Those Parts of the Body That Seem to be Weaker…
On Saturday I attended an office bearers’ conference in Burlington, just next door to Hamilton. Rev. D. Agema spoke on “the inclusion of special needs members in the life of the congregation.” It was excellent and I learned a lot. Since he had a detailed handout, I didn’t take any notes to share with you. However, he gave me permission to post the handout. There are a lot of helpful pointers and suggestions.
One thing that was striking was the fact that things have changed so much in the last 20-30 years. Today institutionalization and segregation are avoided at all costs, whereas a couple of decades ago they were the norm. Today we’ve moved more towards inclusion, and this is surely a good thing. No more “out of sight, out of mind.”
Another noteworthy point was raised by Rev. P. Aasman during the discussion period. He noted that lodging homes for people with special needs are places where there is much openness to the gospel. He suggested that local churches have a look at what’s in their community and develop relationships with the people in these homes. An excellent idea!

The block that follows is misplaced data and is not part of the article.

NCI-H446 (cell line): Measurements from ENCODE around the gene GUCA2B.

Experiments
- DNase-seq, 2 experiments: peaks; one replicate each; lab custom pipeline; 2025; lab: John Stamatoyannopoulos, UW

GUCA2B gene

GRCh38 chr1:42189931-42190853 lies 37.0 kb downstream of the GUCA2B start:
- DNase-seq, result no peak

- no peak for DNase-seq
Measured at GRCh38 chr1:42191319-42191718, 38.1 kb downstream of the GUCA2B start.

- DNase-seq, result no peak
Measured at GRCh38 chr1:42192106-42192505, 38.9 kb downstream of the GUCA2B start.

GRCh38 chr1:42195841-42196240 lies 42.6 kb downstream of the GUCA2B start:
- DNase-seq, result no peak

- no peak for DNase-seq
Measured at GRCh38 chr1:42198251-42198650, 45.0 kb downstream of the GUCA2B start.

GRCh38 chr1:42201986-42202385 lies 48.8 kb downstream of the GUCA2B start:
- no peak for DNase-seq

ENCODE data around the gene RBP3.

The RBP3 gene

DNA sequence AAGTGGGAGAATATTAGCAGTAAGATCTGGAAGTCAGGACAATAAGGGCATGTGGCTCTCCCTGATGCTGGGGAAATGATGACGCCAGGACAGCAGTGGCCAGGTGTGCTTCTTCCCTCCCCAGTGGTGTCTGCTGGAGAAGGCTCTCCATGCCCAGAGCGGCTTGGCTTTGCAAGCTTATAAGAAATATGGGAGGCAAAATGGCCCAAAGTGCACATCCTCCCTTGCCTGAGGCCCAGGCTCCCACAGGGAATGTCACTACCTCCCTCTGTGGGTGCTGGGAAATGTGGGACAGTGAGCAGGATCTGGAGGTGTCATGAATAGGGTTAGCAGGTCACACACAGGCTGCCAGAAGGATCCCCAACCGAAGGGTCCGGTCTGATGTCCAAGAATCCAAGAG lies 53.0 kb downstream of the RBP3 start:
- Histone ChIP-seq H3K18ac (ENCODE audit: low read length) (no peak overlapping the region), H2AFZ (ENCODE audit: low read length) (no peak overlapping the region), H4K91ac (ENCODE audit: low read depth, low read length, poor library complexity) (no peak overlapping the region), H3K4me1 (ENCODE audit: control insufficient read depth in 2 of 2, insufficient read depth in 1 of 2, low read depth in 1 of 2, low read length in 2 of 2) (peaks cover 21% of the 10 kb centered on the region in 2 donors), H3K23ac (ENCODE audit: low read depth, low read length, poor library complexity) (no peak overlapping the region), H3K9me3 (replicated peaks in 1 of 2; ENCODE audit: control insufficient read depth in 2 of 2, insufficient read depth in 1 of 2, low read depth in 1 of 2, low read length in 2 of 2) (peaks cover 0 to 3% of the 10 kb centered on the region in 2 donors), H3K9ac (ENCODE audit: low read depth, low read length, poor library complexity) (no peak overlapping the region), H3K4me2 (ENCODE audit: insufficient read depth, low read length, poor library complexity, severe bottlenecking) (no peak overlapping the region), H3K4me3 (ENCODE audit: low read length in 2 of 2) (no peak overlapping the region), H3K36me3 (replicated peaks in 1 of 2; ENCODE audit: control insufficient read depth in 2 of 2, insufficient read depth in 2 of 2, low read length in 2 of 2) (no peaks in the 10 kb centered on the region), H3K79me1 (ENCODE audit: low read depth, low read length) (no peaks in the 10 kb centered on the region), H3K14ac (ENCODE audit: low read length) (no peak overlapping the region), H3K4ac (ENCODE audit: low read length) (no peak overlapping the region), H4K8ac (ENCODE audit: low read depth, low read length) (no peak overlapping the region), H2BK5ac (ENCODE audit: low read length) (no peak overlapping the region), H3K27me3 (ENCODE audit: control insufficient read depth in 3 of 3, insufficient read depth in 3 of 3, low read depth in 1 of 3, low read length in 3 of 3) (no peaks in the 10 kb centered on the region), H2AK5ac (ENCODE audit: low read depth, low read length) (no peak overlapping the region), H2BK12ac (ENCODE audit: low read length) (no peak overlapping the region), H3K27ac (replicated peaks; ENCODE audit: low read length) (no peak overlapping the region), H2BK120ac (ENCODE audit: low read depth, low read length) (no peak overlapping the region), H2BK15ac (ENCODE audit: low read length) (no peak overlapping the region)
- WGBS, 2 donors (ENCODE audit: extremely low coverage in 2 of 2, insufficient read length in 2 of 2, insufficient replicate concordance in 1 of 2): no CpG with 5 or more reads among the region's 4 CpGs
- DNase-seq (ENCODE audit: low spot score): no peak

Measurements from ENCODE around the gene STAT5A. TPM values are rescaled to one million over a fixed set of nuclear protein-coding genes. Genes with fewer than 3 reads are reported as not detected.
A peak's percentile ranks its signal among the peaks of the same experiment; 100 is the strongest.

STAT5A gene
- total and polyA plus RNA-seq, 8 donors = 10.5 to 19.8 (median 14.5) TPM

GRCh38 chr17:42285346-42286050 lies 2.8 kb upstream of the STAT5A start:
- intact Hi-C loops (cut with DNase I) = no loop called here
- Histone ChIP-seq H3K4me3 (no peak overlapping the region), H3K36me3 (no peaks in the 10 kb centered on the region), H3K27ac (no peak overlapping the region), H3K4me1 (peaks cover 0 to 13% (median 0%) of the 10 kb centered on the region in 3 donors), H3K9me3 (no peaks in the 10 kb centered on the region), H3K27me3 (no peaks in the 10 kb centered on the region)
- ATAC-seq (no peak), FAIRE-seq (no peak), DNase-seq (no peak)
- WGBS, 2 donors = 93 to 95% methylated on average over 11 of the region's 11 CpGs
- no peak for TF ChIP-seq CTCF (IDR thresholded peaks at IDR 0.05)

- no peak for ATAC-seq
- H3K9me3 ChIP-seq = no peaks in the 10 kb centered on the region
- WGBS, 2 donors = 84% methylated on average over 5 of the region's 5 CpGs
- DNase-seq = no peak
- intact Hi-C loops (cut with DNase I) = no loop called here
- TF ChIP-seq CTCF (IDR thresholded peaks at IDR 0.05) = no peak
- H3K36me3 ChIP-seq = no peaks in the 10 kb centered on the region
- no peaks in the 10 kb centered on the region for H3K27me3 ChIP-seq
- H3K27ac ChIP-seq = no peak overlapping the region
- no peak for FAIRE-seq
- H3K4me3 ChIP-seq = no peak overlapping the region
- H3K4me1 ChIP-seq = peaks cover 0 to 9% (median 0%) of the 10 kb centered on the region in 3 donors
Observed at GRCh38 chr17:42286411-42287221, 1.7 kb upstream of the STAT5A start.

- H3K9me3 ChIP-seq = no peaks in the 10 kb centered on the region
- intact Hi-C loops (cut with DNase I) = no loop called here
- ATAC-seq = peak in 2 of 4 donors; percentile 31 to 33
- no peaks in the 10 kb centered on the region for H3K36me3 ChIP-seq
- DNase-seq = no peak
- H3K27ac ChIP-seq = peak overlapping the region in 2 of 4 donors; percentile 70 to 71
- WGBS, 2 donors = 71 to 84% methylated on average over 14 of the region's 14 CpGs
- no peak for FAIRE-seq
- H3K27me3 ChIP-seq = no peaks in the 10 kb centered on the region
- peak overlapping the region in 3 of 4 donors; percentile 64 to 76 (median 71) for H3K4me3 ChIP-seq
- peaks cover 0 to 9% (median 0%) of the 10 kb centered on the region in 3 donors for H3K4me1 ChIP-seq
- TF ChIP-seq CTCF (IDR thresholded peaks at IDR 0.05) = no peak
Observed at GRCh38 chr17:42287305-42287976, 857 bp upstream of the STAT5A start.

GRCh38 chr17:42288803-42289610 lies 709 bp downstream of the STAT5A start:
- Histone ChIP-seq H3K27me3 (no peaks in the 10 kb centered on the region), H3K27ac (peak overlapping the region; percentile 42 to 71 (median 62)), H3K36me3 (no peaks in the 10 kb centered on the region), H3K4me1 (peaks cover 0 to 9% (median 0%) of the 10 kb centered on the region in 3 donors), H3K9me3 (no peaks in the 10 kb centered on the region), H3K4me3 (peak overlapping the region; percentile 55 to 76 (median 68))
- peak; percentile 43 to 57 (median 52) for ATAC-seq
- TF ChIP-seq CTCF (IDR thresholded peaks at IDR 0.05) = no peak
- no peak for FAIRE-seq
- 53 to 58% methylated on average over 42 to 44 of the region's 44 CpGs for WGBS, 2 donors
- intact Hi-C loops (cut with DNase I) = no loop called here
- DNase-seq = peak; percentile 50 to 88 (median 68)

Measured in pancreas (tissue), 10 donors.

In my work as a driver for the mentally and physically disabled, I have witnessed several outreach programs that fulfill the Biblical mandate of being Christlike in the community in which we live. There are churches that open up their facilities during the day and/or evening to offer programs for the elderly or mentally disabled. The adult day care programs offer stimulating activities for men and women suffering from Alzheimer’s and dementia; thereby offering respite for the caregivers who are often overloaded with the challenges of each day. In the evening, young adults who live in group homes or with parents, travel to churches to enjoy songs, stories, and prayer from the loving hands of faithful volunteers. The Canadian Reformed Church should look into the community, recognize the needs that are there, and respond to them with the resources that the Lord has blessed them with.